Lastly, it's a good idea to consider rolling your 401(k) into an IRA. Doing that gives you a lot more flexibility, additional investment choices (you aren't confined to only the investment options in your 401(k)), more control over your money, and it allows you to work with a financial professional, if you so choose. I hope this helps,
Congrats on starting a new and fulfilling career. Without knowing anything about your current financial situation, I would recommend establishing your emergency savings and 401(k) retirement plan.
Per the emergency savings, work towards accumulating a few months worth of your monthly living expenses in a savings account. In the event that some unforeseen occurrence was to happen (car repair, hospital bill), you have some cash set aside to address it.
As soon as you're eligible, start contributing to your 401(k). There will be a variety of mutual funds and fund families available within the plan to choose from.
Lastly, don't neglect life insurance. I am sure you have some coverage available through group insurance offered per your employer benefits package. But also, get a personal policy for yourself. You're young, so a decent size term policy and possibly a small permanent policy would be relatively inexpensive and you will grow into it as you get older.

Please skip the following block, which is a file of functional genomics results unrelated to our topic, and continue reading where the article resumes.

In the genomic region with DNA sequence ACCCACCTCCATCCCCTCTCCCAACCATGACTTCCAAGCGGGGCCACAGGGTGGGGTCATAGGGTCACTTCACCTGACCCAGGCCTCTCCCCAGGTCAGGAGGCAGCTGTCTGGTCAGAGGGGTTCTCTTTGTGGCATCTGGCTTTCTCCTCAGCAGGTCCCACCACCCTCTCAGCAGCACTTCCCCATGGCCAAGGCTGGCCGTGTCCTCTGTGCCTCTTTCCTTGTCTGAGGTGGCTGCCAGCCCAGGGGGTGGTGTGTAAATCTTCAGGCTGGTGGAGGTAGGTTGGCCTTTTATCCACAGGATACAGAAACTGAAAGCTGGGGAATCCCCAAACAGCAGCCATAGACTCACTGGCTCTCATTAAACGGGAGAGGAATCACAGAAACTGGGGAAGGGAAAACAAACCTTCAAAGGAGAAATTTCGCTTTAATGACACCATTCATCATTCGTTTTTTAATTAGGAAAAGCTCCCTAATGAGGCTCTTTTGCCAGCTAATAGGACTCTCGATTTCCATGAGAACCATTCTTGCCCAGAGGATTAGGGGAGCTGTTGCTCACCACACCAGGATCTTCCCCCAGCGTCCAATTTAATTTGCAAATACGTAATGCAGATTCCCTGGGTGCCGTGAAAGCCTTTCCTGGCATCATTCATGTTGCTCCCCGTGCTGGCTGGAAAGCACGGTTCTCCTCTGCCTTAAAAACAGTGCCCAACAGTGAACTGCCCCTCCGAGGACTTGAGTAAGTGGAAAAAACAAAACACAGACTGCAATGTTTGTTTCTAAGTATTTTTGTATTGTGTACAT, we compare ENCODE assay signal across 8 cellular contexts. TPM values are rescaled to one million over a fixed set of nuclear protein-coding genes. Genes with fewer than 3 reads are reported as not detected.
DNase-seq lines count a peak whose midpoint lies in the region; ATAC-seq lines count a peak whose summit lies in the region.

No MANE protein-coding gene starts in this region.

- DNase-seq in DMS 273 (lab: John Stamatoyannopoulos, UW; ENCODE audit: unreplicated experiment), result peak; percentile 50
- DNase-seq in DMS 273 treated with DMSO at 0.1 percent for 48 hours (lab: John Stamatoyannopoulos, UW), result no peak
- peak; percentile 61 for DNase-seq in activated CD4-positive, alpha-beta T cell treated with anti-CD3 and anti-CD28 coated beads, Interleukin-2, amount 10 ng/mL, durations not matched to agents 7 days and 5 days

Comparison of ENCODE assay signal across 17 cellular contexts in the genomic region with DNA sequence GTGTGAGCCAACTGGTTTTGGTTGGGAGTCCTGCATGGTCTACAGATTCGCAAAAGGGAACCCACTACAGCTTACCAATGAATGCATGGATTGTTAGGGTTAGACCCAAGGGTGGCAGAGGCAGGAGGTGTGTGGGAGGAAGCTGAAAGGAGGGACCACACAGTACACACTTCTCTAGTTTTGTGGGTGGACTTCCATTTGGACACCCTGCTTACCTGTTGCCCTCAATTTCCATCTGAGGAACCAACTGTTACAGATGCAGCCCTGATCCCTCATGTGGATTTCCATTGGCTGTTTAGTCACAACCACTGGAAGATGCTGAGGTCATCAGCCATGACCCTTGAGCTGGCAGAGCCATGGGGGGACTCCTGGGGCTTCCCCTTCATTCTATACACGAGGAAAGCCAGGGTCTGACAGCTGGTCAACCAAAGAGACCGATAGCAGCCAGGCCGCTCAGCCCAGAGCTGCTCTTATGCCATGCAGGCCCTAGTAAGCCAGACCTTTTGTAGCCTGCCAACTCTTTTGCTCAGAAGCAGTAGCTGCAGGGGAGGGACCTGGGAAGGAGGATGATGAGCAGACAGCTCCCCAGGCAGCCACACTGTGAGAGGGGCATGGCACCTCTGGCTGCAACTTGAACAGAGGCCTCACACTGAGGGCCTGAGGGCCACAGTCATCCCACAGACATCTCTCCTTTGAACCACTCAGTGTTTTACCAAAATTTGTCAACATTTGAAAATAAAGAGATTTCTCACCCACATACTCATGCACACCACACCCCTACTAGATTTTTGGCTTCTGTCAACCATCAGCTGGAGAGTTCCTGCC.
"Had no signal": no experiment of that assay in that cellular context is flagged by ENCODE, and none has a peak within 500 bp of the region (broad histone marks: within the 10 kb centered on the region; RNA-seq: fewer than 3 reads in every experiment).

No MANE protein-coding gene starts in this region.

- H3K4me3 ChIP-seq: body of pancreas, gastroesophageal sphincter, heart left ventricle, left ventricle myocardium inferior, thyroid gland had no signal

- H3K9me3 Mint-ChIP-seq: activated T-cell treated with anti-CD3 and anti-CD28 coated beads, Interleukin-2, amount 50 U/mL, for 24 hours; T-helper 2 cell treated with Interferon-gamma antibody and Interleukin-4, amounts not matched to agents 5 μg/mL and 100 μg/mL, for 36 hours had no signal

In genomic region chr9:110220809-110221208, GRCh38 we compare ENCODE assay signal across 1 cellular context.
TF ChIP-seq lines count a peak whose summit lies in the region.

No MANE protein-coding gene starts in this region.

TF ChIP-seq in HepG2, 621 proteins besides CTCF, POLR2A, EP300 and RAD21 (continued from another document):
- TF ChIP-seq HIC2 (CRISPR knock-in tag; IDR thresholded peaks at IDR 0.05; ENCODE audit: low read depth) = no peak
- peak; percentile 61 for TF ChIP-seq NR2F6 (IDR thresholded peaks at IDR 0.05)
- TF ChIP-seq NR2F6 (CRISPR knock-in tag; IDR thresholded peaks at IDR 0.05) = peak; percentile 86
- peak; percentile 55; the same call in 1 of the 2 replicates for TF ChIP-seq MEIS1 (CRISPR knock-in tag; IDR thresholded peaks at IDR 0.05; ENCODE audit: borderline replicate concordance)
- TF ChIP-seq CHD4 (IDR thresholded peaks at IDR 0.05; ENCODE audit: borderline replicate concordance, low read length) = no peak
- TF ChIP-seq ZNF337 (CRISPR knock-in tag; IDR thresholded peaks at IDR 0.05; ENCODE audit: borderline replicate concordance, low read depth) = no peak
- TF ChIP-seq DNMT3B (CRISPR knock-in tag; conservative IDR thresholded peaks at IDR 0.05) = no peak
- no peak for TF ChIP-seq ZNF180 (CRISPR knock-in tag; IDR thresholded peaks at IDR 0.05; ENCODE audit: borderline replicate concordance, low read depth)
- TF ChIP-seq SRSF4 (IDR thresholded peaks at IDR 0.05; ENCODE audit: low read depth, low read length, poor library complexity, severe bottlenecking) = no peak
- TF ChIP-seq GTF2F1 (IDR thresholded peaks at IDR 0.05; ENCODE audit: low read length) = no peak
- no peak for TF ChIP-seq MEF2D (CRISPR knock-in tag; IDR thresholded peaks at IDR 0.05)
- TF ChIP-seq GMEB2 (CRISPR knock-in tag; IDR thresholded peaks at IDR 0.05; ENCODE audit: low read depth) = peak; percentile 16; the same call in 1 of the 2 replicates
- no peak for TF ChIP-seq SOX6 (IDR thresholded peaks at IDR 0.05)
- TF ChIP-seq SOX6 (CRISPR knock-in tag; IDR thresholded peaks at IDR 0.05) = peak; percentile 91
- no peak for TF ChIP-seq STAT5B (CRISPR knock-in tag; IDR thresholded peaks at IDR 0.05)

I hope this helps. Congrats and best wishes!
First of all, I tip my hat to you and your wife for doing such a great job so far. To only be in your late 40s and already own your home free and clear, kudos to you both! However, as you mentioned, the disadvantage to this is that you no longer have a tax shelter.
I will first state that I am not a tax professional, so you definitely would benefit from consultation with a CPA for more detailed tax questions (now that I've addressed that disclaimer). Both of you should absolutely consider contributing to your Traditional IRAs for the sake of potential tax deductions, dependent upon your incomes and how you file taxes.
For example, if you file your taxes "married filed jointly," then as long as your household income is $98,000 or less, you can take a full deduction based on the amount you contributed (max contribution per person is $5,500 under the age of 501/2). However, if you have the same filing status and your household income exceeds $118,000, then you are prohibited from taking any deduction, regardless of the amount you contribute (if this describes you, then you are better off continuing to max your Roth, because if there is no deduction now, you probably don't want to subject yourself to taxes later...here's where your CPA is beneficial). For clarity, you want to examine your Modified AGI and the method you file your taxes to determine exactly what you are eligible to deduct.
I hope this helps you. If you have any further questions, don't hesitate to reach out. Thank you.